Authentic Self-Esteem and Well-Being: Part I - Introduction
Part I: The Crisis of Self-Esteem
Posted Jul 25, 2018
Most people appreciate the importance of self-esteem. After all, over 30,000 articles and books have been written on it. Some 24 mental health disorders involve self-esteem, and its lack is associated with many unpleasant states, such as insecurity and poor relationships. Finally, a high degree of self-esteem is linked to personal and interpersonal well-being.
Consequently, many people are surprised to learn that the entire concept of self-esteem is being questioned by some social scientists as having a “dark side.” So strong is this criticism that it generates what I call the crisis of self-esteem.
I always start discussions of self-esteem by first defining what it means (Mruk, 2019, 2013) because like holding a flashlight in the dark, a definition both lights up a part of the world and leaves others in darkness until we turn the light in new directions. Unfortunately, social scientists define self-esteem in three different ways, two of which are dead ends. Perhaps even worse, the definition that people use most often is itself contributing to the crisis.
Three Ways of Understanding Self-Esteem
William James (1890/1980) was the first psychologist to define self-esteem. He saw it as a ratio between our successes and failures in areas of life that are important for our identities. According to this view, the more success we have in these areas, the closer we come to being our “ideal self,” and the better we feel about ourselves. Conversely, the more failures we have, the more we feel bad about ourselves.
One major benefit of seeing self-esteem in terms of success is that it tells us how to increase self-esteem, which is to become more competent at the skills necessary to succeed in the areas that affect identity. However, there is also a downside to defining self-esteem in terms of competence: Sometimes a person can become very good at bad things, such as lying, cheating, bullying, and much worse. Competence-based self-esteem does have a dark side—it’s associated with perfectionism, overachievement, and even antisocial behavior.
The second approach is the common dictionary definition of self-esteem, which involves feeling a sense of worth as a person. This worthiness-based definition became extremely popular when Maurice Rosenberg used it to create a 10-question test that is easy to use as a measure of self-esteem with almost any population. In fact, this instrument is commonly used to study self-esteem around the world, including Asia as well as North America.
Unfortunately, basing self-esteem on just feeling good about oneself also leads to a dead end. After all, “spoiled” children and narcissistic adults often feel very good about themselves, but few people around them would agree that such a view is merited. An exaggerated sense of self-importance is unpleasant interpersonally and narcissism is even worse.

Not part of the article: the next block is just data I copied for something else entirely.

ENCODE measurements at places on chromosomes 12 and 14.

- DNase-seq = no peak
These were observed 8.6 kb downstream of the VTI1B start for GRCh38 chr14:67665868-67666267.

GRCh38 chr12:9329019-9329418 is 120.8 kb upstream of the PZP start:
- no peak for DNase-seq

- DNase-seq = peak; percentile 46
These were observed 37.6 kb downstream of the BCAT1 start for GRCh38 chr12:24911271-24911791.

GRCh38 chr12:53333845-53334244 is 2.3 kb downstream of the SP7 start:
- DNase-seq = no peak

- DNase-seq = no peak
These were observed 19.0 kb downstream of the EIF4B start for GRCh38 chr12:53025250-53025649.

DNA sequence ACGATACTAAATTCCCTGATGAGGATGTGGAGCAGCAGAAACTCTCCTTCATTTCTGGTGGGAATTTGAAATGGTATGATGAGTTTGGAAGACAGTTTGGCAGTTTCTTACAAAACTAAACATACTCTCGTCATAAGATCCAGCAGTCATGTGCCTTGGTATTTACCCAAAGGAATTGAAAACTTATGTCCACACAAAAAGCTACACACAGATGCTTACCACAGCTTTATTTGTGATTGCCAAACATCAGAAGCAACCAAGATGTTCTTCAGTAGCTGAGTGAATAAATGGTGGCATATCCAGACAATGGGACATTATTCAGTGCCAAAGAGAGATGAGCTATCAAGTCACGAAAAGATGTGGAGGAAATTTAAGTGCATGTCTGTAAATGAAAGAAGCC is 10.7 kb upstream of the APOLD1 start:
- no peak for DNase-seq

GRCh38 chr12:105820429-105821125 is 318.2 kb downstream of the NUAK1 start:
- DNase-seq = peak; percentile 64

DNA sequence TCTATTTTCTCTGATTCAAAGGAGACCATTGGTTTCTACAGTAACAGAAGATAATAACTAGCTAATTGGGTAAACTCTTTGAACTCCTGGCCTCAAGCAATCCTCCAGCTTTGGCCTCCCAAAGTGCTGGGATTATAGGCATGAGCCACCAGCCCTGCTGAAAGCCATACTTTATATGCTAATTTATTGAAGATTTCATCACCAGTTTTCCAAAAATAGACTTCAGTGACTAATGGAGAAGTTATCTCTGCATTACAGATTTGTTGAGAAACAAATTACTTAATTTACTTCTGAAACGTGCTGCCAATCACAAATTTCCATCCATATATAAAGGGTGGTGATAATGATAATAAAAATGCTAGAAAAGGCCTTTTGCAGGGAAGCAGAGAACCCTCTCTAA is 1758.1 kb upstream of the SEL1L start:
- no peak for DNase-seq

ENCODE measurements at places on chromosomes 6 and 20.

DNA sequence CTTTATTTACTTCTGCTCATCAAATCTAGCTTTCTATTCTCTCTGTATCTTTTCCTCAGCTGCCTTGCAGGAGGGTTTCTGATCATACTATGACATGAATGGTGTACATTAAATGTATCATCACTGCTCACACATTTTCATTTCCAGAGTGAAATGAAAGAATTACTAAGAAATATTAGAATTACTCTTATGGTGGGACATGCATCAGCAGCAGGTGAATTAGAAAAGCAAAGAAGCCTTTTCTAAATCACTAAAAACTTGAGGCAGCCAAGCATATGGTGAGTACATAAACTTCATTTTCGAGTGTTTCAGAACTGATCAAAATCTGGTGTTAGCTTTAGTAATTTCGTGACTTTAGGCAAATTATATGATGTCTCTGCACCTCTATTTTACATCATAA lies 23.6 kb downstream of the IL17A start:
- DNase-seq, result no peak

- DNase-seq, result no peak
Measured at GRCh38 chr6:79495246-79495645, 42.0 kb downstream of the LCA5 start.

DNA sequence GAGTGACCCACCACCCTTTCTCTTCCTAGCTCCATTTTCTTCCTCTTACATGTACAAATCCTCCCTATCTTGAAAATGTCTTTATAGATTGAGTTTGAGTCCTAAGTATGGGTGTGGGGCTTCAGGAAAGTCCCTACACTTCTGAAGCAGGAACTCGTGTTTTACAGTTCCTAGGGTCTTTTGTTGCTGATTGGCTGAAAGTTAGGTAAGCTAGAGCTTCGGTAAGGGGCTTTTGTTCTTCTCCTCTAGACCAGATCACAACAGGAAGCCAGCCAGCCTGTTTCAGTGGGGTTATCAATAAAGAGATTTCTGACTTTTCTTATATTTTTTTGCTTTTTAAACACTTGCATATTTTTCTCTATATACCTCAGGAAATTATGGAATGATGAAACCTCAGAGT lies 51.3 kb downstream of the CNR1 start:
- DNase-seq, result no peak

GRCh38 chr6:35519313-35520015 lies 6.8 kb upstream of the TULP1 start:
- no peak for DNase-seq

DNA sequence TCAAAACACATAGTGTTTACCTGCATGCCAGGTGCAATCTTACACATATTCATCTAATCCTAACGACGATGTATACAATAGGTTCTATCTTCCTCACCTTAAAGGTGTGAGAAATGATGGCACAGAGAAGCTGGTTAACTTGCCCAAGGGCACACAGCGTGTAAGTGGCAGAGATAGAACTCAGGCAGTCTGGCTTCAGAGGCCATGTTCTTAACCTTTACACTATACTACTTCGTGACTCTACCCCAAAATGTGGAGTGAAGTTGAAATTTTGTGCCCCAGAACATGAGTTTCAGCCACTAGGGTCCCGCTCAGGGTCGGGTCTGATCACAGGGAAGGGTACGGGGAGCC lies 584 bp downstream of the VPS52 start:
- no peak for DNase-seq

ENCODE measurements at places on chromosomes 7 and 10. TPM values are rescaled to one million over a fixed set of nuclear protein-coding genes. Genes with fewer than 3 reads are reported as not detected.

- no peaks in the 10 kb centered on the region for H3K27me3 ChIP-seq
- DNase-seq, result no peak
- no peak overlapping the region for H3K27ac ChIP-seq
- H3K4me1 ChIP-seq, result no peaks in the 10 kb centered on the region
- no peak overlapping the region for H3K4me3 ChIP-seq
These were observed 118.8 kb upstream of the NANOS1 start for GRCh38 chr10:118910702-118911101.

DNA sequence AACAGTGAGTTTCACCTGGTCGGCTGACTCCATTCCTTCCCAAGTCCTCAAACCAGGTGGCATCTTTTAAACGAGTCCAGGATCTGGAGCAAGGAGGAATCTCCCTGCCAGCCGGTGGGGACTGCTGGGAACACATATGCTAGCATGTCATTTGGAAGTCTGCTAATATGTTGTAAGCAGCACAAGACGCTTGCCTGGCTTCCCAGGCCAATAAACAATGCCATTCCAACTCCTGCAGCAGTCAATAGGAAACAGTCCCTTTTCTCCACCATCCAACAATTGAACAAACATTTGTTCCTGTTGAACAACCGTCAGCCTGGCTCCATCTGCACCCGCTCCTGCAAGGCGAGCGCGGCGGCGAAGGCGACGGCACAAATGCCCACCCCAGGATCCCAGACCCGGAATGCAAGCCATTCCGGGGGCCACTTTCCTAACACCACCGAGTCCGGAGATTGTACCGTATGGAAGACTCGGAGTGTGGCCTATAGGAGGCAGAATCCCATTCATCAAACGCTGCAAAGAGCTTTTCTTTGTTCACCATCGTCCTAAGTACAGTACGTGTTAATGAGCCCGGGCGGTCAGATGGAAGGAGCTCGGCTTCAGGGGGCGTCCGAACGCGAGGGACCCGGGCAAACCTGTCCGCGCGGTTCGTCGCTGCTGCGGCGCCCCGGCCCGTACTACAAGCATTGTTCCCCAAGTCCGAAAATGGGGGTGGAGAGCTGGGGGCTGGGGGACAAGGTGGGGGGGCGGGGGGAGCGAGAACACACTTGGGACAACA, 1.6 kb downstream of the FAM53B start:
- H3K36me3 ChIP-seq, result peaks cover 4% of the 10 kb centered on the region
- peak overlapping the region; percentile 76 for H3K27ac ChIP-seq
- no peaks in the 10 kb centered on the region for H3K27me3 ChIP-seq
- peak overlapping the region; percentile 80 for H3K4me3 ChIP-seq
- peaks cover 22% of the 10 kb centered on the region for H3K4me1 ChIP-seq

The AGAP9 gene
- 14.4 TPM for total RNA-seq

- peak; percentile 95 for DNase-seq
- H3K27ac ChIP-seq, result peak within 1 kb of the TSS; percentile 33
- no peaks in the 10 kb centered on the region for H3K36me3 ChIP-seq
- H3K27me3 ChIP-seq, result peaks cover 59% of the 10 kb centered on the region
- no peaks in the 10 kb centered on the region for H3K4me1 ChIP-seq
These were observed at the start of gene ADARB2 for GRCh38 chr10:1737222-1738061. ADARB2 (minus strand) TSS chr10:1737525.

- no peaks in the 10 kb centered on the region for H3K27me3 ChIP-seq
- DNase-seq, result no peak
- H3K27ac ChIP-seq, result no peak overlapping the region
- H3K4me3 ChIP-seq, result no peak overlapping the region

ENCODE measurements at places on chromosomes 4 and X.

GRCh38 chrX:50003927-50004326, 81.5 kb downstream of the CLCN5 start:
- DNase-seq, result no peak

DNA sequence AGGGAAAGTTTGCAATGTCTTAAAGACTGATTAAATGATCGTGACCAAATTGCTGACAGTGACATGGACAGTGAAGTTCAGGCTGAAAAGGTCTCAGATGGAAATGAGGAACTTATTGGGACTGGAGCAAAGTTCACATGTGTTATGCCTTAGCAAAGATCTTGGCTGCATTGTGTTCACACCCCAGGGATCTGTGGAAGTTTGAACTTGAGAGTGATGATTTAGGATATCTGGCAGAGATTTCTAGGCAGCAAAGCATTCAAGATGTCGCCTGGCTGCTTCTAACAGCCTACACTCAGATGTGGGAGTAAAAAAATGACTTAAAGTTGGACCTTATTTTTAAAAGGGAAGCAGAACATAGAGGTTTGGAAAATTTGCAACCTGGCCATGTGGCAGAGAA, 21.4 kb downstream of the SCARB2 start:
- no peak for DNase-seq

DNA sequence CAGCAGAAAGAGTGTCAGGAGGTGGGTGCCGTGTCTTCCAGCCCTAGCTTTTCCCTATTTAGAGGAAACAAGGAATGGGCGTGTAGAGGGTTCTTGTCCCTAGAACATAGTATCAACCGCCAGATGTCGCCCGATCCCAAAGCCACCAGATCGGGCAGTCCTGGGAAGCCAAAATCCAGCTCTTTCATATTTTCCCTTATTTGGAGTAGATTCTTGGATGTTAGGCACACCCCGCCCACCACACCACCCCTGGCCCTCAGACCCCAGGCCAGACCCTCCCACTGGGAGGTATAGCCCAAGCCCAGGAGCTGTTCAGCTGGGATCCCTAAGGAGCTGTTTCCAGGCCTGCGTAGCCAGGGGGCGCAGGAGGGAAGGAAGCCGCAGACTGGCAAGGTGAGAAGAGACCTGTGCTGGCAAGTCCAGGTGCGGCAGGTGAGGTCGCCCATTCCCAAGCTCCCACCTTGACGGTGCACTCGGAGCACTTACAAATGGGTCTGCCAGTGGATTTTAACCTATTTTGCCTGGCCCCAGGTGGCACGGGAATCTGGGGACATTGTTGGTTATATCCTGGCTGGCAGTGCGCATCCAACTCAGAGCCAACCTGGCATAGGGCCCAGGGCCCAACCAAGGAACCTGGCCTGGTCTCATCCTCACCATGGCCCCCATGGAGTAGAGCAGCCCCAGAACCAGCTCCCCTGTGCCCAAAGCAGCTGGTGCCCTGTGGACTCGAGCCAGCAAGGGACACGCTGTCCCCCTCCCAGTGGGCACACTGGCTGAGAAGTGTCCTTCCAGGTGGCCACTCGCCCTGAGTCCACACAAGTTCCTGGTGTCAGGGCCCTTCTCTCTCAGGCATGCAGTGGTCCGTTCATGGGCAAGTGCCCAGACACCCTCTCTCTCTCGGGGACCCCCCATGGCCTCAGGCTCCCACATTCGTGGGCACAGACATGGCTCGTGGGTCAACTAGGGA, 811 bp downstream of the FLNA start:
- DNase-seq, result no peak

Only the third definition, based on a relationship between competence and worthiness, avoids these fatal flaws. Tafarodi and Swann, Jr. use an analogy involving lines to describe this “two-factor” approach to self-esteem. By themselves, two lines simply express different characteristics. However, when one is seen as “length” and the other as “width,” they form something new, namely, a rectangle. If one such line represents competence and the other stands for worthiness, the psychological space they create in relation to each other is self-esteem.
A major benefit of defining self-esteem as a relationship between two factors is that it eliminates the problems that occur when using either one alone. For example, competence that is balanced by worthwhile values is unlikely to result in the abuse of others. Similarly, people who feel good about themselves without doing something to merit such an opinion could not be seen as having authentic self-esteem, because their sense of worth is ungrounded, perhaps even deluded. The lack of balance leads to the unhealthy behavior associated with the dark sides of self-esteem, not self-esteem itself.
In addition, the two-factor approach more closely fits the original definition of self-esteem. John Milton (1642/1954) may have first coined the term in an essay describing why he chose to stand up to a public challenge of his integrity as a person. Later, he talked about self-esteem in relation to doing that which is “just and right” when called upon in life. In other words, authentic self-esteem results from facing the challenges of living in ways that reflect one’s competence and worth as a person. Authentic self-esteem is earned, not given: We “feel good” by “doing good,” as it were.
Purpose of the Blog
This blog’s aim is to explore what happens when we define self-esteem in relation to competence and worthiness. Such a focus includes examining the basic types of self-esteem (some of which are dark), how self-esteem works in relationships, the connection between authentic self-esteem and well-being, and more.
James, W. (1983). The principles of psychology. Cambridge, MA: Harvard University Press. (Original work published 1890)
Milton, J. (1950). Apology against a pamphlet. In C. Brooks (Ed.), Complete poetry and selected prose of John Milton. New York, NY: Modern Library. (Original work published 1642)
Mruk, C. J., (2019). Feeling good by doing good: A guide to authentic self-esteem. New York, Oxford University Press.
Mruk, C. J., (2013). Self-Esteem and positive psychology: Research, theory and practice (4e). New York: Springer Publishing Co.
Rosenberg, M. (1965). Society and the adolescent self-image. Princeton, NJ: Princeton University Press.
Tafarodi, R. W., & Swann, W. B., Jr. (1995). Self-liking and self-competence as dimensions of global self-esteem: Initial validation of a measure. Journal of Personality Assessment, 65(2), 322–342.